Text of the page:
Birmingham Phoenix 148 for 3 (Moeen 52, Livingstone 51*, Wood 3-16) beat Trent Rockets 145 for 6 (Sams 55*, Gregory 35*, Howell 3-28) by seven wickets
Alex Hales and Dawid Malan’s last two opening partnerships were worth 86 off 58 balls and 85 off 38, but on Monday night they were both out within the first eight balls of the Rockets’ innings. Having seen them tuck into the seamers against Northern Superchargers and Manchester Originals, Moeen went for spin early on, taking the new ball himself despite a short leg-side boundary for Hales to attack.
Hales targeted the short side but top-edged his sweep to deep midwicket and Moeen went for the jugular, giving Imran Tahir a bowl in the powerplay for the first time this season. Malan hammered his second ball over the long boundary for six, but could only skew his third to mid-off to leave Rockets 11 for 2 after eight balls. Tahir celebrated in trademark style, adding a Cristiano Ronaldo-style celebration at the end of his run.
Benny and the Jets
Howell’s ability to squeeze teams in the middle period has been unmatched across the first one-and-a-half seasons of the Hundred, and after Tom Helm had taken a brilliant catch off his own bowling to remove Colin Munro, he found himself coming on at 36 for 3 after 35 balls.
He struck with his second ball, clean-bowling Tom Kohler-Cadmore, then trapped his Gloucestershire team-mate Ian Cockbain lbw and had Samit Patel caught at short cover. His figures after 10 balls were a scarcely believable 3 for 4 as Rockets slid to 53 for 6, but took a dent as Gregory and Sams led the recovery.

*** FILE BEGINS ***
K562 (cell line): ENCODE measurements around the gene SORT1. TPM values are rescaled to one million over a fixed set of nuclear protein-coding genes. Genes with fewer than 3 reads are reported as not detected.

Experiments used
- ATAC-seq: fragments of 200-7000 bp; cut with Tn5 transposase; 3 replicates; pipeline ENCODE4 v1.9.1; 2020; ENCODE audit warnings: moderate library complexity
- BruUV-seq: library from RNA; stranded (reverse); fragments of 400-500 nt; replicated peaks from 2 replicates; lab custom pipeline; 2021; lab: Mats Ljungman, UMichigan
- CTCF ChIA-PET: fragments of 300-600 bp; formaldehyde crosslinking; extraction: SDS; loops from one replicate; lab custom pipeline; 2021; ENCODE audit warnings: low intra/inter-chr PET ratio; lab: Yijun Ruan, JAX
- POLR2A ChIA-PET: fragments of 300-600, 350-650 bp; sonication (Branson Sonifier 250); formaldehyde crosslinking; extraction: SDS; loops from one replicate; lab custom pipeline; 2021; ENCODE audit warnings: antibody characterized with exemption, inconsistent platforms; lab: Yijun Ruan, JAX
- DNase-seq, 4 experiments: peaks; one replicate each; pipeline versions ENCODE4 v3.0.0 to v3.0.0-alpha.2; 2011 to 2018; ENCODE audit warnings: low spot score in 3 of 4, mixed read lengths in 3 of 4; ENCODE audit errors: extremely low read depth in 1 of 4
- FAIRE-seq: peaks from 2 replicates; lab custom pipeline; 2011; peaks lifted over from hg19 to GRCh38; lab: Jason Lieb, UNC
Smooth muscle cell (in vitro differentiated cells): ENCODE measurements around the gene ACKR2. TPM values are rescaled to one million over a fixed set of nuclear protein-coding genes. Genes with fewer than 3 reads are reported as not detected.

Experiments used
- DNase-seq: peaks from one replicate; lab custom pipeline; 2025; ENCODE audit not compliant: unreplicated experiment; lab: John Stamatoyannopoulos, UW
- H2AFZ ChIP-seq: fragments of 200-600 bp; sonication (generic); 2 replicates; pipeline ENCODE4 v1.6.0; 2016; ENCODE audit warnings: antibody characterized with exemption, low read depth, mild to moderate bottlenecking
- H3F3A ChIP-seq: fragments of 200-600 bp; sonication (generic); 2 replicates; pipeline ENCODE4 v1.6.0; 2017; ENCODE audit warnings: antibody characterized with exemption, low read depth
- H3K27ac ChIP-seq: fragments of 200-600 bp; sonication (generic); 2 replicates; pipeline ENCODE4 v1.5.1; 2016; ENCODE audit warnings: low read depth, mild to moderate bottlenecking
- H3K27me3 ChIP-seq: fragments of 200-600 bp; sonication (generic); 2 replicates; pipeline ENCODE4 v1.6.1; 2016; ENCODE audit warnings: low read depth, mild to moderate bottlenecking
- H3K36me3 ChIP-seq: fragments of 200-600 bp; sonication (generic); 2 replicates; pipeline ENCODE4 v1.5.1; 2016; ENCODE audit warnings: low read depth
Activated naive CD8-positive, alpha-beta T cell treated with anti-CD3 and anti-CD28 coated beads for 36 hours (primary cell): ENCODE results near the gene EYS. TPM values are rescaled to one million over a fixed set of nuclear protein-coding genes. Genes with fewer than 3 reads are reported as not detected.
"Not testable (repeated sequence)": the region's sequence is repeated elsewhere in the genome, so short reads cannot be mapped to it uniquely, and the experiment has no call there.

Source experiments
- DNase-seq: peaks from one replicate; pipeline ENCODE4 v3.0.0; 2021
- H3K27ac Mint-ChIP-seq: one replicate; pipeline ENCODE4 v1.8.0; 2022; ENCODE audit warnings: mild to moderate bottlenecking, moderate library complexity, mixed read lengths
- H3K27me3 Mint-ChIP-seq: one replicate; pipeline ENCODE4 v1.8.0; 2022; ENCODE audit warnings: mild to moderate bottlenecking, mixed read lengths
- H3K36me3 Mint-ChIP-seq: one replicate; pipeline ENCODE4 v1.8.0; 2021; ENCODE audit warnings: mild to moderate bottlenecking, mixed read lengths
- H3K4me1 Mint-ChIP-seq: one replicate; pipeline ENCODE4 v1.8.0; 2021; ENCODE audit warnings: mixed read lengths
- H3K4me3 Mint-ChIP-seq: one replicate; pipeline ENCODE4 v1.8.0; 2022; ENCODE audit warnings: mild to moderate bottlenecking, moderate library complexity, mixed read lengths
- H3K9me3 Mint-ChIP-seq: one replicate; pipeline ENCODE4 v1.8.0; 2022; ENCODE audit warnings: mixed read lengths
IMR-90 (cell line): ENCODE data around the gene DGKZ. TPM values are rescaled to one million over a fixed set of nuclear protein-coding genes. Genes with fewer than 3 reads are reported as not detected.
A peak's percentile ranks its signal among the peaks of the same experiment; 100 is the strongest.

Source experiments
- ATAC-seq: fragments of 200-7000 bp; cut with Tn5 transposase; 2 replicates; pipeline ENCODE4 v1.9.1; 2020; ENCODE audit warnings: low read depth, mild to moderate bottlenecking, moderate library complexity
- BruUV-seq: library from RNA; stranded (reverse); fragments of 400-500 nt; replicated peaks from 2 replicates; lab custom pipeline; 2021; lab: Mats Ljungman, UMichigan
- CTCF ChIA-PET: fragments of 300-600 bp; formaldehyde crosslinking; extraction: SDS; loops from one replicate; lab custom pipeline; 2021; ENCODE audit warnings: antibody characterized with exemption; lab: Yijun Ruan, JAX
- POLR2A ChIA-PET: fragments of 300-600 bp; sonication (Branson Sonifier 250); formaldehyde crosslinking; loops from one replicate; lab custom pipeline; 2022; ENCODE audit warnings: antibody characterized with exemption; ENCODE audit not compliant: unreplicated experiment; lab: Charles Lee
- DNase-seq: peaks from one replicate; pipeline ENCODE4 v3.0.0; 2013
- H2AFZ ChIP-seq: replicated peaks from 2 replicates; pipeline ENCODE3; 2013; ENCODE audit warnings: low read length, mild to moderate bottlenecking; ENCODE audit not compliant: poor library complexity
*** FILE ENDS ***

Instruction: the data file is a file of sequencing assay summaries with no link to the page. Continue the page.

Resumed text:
Sams provides late launch
Rockets are a trademark Andy Flower short-form side, packed full of allrounders to give their bowling variety and their batting depth. As a result, their seventh-wicket pair of Gregory and Sams still had plenty of power to add, and they added an unbroken 92 off 46, the highest partnership in the men’s Hundred this season.
Sams, unquestionably the pick of the signings in June’s overseas wildcard draft, brought up a 23-ball half-century in his first Rockets innings, thumping Howell’s final two balls for six before reaching the landmark by carving Helm’s slower ball over the longest boundary in the ground. Rockets’ 145 looked competitive, but proved well short.
Moeen made a slow start, struggling for timing early in his innings on a deceptively slow pitch. “It felt ugly, horrible,” he said. “I pride myself on hitting nice shots but I had to revert to slogging a bit.” He was very late on a sharp bouncer from Wood, who swung the new ball at high pace in a stunning opening burst, and eked out 16 off his first 17.
With 80 required off 50, he decided it was time to hit the accelerator against Gregory. “It was a short [leg-side] boundary and I just fancied him a bit,” he said. “Me and Livi decided we were going to slog our way out of it.” He slashed two balls through third and clubbed two over midwicket to take 20 off the first four of the set, then sliced the fifth into the night sky.
Malan set himself underneath it at extra cover, but was blinded by the floodlights and ended up having to take evasive action after losing sight of the ball. Moeen then hoyed Patel over the rope for consecutive sixes, putting the chase beyond doubt as a chant of “Super, super Mo, super Moeen Ali” rang out.
By the time Wood cleaned him up, the required rate was only a nudge over a run a ball; Matthew Wade and Livingstone finished the job in style.
Matt Roller is an assistant editor at ESPNcricinfo. @mroller98